“To limit frustration, be candid about why you’re saying no. If you’re challenged, stay steady, clear, and on message.”

– Rebecca Knight

4 Bring up an alternative/solution

Saying “no” doesn’t always mean that you are saying “no” to the entire task. You can say “no” to doing it today, or this week, or just to doing the entire thing but be willing to do a part of it. Therefore, bringing up alternatives can help both you and the person asking for help. 

Prossack says that being flexible is key. Rather than completely shutting down the person, suggest helping them at a later date when you can take the time to produce better quality work.

“If you can’t do something on a specific day or time, see if there’s another timeframe that works for both you and the other person.”

– Ashira Prossack

5 Build trust with your boss and colleagues

Saying “yes” to everything will make your bosses and colleagues trust that they can count on you to always help them. Yes, this is a good mindset, but let us show you an even better, healthier mindset to have…

Rather than having your coworkers trust that you will always help them, have your coworkers trust that you will always produce your best quality work. Having this mindset will make your boss and colleagues appreciate your work more. If you have too much on your plate, your quality of work will suffer, likely being sloppier, and killing productivity. Therefore, sometimes saying “no” is the better choice and will benefit everyone in the end.

6 Practice before the conversation

Sometimes when we are blindsided, things come out the wrong way. Therefore, practicing how to say “no” will prepare you for those times that your bandwidth is stretched to its max. 

Saying “yes” and taking on too much will only harm your mental health and affect the quality of your work. Furthermore, if you find yourself constantly working late or bringing work home with you, then you no longer have a healthy work-life balance. This may also cause you to resent your job and create a negative work environment.

Therefore, practicing saying “no” will ensure that when you are asked to do something and don’t have the time, you’ll know how to say it politely and effectively to avoid those feelings. 

Examples of ways to say “no”

If you are struggling with ways to say “no” to your bosses or colleagues, consider trying one of these examples to ensure that what you say comes across politely and effectively:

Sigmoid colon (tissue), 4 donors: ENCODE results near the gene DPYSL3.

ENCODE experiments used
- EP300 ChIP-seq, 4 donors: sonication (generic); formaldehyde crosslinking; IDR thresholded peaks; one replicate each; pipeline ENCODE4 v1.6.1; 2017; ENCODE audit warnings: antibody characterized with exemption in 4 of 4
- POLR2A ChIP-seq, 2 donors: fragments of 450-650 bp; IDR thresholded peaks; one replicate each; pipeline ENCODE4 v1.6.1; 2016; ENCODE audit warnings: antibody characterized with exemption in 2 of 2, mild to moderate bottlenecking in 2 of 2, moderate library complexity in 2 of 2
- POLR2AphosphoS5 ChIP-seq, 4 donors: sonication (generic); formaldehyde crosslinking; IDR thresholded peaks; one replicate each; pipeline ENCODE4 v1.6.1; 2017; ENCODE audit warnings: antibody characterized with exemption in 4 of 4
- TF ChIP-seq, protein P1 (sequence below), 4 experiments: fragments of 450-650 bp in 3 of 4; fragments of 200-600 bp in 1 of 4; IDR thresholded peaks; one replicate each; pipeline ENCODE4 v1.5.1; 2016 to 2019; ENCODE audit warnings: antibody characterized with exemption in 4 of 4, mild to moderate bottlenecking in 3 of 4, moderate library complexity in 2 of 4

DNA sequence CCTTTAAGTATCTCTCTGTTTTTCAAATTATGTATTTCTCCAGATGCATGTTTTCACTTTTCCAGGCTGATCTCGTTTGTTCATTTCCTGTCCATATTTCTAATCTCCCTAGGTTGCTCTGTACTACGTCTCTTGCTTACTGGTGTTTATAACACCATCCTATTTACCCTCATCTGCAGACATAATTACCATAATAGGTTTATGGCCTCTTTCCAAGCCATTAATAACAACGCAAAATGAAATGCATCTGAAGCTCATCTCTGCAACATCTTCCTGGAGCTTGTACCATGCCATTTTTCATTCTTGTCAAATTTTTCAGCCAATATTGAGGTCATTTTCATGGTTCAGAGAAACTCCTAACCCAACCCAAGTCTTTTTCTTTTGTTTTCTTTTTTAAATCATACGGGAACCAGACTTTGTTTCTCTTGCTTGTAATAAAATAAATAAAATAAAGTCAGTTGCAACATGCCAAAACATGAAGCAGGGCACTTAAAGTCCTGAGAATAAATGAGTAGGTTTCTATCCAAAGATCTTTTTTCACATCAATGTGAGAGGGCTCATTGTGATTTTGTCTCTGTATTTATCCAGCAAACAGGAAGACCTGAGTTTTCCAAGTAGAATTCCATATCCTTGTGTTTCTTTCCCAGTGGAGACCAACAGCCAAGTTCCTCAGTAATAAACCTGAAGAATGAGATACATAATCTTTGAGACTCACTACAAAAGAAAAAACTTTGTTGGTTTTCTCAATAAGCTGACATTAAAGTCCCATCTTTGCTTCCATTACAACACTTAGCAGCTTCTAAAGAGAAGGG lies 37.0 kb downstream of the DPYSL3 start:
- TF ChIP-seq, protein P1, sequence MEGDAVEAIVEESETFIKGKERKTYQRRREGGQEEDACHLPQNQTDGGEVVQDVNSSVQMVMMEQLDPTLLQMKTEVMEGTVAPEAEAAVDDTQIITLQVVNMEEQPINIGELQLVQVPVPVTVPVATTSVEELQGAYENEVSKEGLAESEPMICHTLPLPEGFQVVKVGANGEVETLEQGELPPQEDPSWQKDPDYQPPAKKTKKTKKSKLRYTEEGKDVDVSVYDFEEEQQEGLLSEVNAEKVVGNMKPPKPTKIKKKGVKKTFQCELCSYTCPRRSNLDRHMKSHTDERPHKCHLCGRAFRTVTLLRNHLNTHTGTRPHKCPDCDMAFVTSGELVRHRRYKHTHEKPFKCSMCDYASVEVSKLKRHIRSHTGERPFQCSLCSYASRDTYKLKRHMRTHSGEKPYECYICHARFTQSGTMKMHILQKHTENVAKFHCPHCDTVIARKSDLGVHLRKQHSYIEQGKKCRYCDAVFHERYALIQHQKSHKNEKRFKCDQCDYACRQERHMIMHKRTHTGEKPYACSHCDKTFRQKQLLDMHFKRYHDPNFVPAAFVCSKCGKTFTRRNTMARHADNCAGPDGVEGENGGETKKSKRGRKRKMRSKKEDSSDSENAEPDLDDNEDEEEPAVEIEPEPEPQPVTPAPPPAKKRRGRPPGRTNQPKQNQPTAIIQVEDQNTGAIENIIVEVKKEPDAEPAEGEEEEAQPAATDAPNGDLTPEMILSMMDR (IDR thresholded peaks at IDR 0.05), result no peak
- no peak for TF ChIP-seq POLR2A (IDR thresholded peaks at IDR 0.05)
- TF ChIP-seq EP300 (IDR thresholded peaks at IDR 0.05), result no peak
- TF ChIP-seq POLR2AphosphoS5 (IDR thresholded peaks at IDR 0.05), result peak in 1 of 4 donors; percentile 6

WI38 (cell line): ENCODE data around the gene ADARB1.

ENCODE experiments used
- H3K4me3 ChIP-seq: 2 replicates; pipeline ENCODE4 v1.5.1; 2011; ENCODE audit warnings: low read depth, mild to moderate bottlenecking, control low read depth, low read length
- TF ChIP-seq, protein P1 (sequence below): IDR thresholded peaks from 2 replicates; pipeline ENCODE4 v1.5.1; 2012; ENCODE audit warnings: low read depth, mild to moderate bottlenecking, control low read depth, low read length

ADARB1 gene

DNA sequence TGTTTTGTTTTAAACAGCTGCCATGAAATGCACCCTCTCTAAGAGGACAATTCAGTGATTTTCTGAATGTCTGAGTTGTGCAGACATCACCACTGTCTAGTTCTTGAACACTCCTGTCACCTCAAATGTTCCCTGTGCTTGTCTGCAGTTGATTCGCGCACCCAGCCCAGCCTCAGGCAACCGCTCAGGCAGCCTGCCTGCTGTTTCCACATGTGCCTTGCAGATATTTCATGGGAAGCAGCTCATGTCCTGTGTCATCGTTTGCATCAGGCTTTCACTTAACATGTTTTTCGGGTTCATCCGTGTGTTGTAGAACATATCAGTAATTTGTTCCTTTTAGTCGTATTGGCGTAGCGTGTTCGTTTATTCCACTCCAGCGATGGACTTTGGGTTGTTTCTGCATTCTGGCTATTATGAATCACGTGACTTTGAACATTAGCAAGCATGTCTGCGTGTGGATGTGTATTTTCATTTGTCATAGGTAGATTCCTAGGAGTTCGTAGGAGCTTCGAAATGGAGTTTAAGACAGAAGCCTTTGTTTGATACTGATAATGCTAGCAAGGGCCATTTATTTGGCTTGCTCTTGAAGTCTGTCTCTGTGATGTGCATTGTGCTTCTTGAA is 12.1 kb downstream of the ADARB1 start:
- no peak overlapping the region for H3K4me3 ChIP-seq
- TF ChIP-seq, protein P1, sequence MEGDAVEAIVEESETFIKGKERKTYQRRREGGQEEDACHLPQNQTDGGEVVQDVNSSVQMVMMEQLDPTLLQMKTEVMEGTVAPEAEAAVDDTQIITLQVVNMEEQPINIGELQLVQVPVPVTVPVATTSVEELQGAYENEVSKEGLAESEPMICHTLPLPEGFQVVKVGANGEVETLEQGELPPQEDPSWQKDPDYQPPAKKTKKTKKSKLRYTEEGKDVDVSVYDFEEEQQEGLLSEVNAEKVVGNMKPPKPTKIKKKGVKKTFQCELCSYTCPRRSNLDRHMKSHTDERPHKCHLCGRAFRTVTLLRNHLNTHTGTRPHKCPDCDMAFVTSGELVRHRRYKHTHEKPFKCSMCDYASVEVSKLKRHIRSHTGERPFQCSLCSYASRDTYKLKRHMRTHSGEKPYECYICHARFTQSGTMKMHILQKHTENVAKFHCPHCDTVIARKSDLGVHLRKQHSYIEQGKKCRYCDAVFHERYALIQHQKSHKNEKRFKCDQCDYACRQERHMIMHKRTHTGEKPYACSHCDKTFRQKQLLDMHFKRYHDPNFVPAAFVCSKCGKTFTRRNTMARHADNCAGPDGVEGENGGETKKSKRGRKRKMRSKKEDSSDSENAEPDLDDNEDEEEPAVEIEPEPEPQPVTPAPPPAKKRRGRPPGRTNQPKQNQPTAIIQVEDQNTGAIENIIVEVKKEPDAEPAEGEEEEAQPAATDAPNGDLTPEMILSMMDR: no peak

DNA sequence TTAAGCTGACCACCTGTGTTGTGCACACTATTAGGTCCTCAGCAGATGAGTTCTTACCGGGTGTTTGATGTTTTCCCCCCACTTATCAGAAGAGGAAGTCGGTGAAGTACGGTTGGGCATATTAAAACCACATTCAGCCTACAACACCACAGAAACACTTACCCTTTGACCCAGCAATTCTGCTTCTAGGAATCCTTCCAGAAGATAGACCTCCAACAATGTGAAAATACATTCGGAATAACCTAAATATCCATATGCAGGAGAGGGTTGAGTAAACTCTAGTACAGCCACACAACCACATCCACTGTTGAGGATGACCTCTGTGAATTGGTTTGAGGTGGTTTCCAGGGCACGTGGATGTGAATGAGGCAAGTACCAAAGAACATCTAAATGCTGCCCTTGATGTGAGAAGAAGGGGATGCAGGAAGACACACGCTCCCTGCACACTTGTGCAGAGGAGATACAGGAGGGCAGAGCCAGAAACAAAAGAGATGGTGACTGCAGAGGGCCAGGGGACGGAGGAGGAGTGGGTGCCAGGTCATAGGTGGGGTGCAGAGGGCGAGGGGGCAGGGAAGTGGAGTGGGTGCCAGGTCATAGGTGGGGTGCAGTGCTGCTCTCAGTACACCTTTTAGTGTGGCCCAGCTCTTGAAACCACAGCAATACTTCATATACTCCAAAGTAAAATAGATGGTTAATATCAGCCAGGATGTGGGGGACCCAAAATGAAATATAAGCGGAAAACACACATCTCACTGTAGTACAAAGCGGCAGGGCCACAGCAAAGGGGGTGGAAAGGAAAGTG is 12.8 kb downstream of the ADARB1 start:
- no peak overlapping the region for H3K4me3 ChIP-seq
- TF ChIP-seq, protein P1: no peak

• “Unfortunately, I have too much to do today. I can help you another time.”
  • “That sounds fun, but I have a lot going on at home.”
  • “I’m not comfortable doing that task. Is there anything else I can help you with?”
  • “Now isn’t a good time for me. I’ll let you know if my schedule frees up.” 
  • “Sorry, I have already committed to something else. I hope you understand.
  • “I would love to join you, but I’m feeling a little overwhelmed with work right now.
  • “Sadly, I cannot help with that. I’m not qualified for that type of work.
  • “The timing right now isn’t good. Can you keep me in mind for next time
  • “How about you try it on your own first, and then I can help you?
  • “I enjoyed helping you last time, but I am too busy to assist you right now.”

Do’s and Don’ts when it comes to saying “no”

Learning the right way to say “no” is crucial to ensure that your coworkers understand where you are coming from and are not afraid to ask you for help in the future. 

So, let’s learn the do’s and don’ts of saying “no”!


1 Do make a compromise 

Saying “no” to the entire task is understandable, however, if you think you can help out in any small way, try and make a compromise. You can compromise by suggesting a different day that you can help or help the person find somebody else who can help them.

Another way to compromise is by asking the person if they can take one of your tasks. This trade-off of tasks will free up space in your day to do what they are asking you to do while ensuring that your other tasks still get done. It is important to remember that in a compromise, both people need to give and take. Therefore, ensuring that they are also doing what they can to help you will create a healthy work relationship.